Within the first 10 minutes of the 2016 State of the Union Address, U.S. President Barack Obama noted that all students in the United States should learn how to code. Developers use different coding languages to create applications, and without coding, we would have no way to communicate with the devices we have come to know and love. We would have no way to connect with the Internet, and the vast land of data and information that it exposes us to.
To raise coding awareness, an organization called Code.org established the Hour of Code, which challenges educators and students everywhere to engage in one hour of coding on a particular day each year. Since its inception, schools and universities — and even companies — across the country have participated. Nationwide, many coding clubs and software schools where students of all ages gather to share their enthusiasm for coding have popped up. So, what’s the big deal about coding?
If you think about all the software and applications we interact with on a given day, it can be overwhelming. The phone we use, the drive-in window we order from, the gas we pump into our cars, and even the screens in the airport and across our highways are the result of coding. Coding is so essential to our digital ecosystem that we wouldn’t be able to start a car or run a washing machine without it.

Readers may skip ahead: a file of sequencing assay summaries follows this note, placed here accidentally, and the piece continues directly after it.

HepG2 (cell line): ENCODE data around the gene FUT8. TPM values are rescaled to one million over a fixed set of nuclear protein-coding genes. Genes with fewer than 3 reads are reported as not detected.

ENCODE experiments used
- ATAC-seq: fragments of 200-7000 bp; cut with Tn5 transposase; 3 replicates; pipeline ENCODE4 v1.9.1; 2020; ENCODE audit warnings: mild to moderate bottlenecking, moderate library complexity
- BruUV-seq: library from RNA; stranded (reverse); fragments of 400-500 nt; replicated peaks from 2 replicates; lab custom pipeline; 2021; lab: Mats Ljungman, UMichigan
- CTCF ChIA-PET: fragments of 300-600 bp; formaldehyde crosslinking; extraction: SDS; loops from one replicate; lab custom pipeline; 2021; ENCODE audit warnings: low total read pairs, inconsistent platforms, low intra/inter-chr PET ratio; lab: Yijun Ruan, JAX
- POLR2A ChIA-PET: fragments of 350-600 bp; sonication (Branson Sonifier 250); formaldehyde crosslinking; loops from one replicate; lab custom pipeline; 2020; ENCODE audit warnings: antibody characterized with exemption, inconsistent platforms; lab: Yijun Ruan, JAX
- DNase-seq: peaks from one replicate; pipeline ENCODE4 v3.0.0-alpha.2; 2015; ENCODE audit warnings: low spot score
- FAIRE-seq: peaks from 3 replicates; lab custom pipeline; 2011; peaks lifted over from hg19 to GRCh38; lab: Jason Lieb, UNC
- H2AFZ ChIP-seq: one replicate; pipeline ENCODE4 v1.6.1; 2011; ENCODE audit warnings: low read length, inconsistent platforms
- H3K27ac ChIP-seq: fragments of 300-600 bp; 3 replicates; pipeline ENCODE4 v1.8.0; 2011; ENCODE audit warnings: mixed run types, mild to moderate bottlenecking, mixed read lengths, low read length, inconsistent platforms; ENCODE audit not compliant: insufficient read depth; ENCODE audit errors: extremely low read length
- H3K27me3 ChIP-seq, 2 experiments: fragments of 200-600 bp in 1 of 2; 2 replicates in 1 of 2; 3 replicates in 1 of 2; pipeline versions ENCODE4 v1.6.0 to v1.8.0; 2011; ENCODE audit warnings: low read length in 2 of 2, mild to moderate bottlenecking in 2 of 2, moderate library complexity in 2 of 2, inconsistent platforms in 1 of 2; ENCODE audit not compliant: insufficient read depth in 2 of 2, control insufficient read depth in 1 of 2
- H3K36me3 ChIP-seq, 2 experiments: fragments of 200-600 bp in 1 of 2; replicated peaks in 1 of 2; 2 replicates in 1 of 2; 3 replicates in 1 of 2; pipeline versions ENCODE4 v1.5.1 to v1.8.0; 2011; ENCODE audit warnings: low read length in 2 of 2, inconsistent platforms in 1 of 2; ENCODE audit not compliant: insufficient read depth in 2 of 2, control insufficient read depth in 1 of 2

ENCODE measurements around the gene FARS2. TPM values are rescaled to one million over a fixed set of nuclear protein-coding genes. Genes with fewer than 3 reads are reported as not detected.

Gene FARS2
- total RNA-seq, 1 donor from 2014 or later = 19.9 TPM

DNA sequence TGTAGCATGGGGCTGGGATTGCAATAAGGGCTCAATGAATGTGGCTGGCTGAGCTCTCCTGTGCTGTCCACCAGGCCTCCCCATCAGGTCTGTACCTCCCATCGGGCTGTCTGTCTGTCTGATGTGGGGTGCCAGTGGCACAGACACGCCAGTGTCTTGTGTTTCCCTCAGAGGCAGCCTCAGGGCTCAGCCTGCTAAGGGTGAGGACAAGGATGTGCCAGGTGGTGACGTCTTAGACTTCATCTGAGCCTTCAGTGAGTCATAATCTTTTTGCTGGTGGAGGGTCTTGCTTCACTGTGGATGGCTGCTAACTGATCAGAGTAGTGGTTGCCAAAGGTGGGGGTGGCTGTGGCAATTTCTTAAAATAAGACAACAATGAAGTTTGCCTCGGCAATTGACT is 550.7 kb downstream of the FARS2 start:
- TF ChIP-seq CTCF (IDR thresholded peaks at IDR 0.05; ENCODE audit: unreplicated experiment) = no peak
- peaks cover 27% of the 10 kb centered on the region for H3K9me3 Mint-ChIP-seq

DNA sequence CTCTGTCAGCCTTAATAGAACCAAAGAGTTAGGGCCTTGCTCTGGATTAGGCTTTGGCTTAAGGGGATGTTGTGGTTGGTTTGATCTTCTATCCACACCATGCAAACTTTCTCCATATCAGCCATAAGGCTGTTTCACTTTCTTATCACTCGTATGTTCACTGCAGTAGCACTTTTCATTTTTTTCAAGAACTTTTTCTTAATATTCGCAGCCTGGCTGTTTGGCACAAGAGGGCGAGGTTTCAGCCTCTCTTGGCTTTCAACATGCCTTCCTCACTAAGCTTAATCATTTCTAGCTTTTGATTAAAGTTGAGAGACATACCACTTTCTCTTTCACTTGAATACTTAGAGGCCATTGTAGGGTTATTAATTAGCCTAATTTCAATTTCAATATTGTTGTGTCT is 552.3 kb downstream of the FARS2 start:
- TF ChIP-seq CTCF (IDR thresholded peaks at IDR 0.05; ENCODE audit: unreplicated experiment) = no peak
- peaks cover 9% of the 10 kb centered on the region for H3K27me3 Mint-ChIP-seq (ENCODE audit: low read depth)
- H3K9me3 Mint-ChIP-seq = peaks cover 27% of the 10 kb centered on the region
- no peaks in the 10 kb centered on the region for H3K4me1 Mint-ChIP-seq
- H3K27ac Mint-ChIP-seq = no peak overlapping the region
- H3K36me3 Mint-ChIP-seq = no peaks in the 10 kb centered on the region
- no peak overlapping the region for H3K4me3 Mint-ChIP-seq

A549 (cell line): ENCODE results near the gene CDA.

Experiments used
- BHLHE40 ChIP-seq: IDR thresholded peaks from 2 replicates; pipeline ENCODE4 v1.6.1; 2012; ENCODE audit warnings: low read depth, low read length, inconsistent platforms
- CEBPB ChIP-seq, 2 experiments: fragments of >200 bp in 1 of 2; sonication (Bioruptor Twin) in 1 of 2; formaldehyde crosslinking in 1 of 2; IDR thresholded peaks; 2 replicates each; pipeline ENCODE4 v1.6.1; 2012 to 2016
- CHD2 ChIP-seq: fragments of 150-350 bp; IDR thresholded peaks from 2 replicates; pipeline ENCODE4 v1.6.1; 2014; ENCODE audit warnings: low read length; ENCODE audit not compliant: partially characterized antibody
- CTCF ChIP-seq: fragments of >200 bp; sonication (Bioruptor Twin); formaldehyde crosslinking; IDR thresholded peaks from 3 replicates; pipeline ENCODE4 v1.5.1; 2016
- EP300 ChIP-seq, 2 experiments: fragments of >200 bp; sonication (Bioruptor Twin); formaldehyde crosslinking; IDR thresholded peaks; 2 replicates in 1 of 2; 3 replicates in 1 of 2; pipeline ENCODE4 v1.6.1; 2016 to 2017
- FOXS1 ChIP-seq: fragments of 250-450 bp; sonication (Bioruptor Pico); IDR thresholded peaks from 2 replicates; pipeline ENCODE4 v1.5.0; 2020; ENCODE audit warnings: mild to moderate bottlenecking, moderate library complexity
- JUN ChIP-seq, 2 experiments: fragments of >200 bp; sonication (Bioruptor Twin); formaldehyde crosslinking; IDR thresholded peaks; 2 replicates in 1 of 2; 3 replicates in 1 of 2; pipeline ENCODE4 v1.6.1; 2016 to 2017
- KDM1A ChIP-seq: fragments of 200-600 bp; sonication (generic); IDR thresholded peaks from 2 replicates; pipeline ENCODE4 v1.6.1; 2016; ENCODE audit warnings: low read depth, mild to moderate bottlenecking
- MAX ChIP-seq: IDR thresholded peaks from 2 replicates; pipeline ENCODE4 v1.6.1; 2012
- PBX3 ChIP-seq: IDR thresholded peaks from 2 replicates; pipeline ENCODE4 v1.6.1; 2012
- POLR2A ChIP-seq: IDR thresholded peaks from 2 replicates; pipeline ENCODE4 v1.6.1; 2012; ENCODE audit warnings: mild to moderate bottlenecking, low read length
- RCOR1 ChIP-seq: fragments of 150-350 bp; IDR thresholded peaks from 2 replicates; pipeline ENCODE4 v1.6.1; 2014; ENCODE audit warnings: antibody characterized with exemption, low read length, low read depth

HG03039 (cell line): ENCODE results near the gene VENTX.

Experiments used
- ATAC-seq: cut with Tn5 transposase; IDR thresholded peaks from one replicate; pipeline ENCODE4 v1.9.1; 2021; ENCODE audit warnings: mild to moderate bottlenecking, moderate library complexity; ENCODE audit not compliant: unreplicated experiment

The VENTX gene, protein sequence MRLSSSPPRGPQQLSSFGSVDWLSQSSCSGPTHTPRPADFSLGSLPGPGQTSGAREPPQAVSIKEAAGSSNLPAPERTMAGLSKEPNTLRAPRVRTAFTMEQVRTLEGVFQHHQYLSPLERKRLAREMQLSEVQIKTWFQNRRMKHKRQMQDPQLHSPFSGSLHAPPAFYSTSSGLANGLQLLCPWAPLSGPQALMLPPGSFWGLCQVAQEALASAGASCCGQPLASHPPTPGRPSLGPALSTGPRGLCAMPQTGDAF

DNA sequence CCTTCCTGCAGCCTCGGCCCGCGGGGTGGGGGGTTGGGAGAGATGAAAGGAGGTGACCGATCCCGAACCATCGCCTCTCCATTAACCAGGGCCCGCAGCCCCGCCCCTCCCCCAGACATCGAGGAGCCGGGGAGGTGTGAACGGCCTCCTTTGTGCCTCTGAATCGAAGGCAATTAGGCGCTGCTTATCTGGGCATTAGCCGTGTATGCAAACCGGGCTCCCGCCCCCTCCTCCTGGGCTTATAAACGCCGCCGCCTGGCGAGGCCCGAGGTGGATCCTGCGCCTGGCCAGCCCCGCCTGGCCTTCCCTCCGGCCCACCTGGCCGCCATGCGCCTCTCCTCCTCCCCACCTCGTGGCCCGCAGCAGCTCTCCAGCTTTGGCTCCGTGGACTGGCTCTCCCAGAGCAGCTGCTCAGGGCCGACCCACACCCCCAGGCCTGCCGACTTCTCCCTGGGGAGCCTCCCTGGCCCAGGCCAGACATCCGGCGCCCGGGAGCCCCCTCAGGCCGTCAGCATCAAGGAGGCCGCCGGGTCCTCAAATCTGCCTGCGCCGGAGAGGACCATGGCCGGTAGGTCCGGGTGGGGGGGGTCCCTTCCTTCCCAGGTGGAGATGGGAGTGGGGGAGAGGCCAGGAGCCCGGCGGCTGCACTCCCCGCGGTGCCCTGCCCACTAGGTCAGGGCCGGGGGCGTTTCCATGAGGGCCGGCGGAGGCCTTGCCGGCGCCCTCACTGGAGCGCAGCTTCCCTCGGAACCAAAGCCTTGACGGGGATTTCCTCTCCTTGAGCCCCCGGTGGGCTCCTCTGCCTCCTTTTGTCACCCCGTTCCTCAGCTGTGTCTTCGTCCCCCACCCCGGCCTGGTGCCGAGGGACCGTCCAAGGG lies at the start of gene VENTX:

This need for coders sparked Australia to require that students learn coding, and other countries have followed suit, recognizing the need to have a repository of software developers that supports their country’s digital infrastructure. The rise in apps and software has ultimately increased the number of careers in software development and engineering. And to meet the demand, companies that create software oftentimes recruit from other countries. For the U.S. to have enough developers to meet the demand, schools will need to institute programs that introduce coding to students. The U.S. can catch up, but coding must become an integral part of the curriculum.
How can coding become part of the curriculum? It’s already there! Coding is made up of logic and algorithms, and those are concepts and skills that have been incorporated into math Common Core Standards and Next Generation Science Standards. Many districts now require that students take and pass four years of math to earn their high school diplomas. Some states recognize coding as a foreign language requirement, but could it qualify as a math class requirement?
Higher education isn’t off the hook, either. Computer science professors are hard to come by! With the abundance of job offers for computer science, many experts in the field will choose to work for industry rather than teach at a university. Thankfully, some amazingly talented computer science professors are developing programs to grow the number of experienced developers in the U.S., and software schools are popping up that provide continuing education opportunities. So to keep our digital world humming, we need more students to pick this pathway!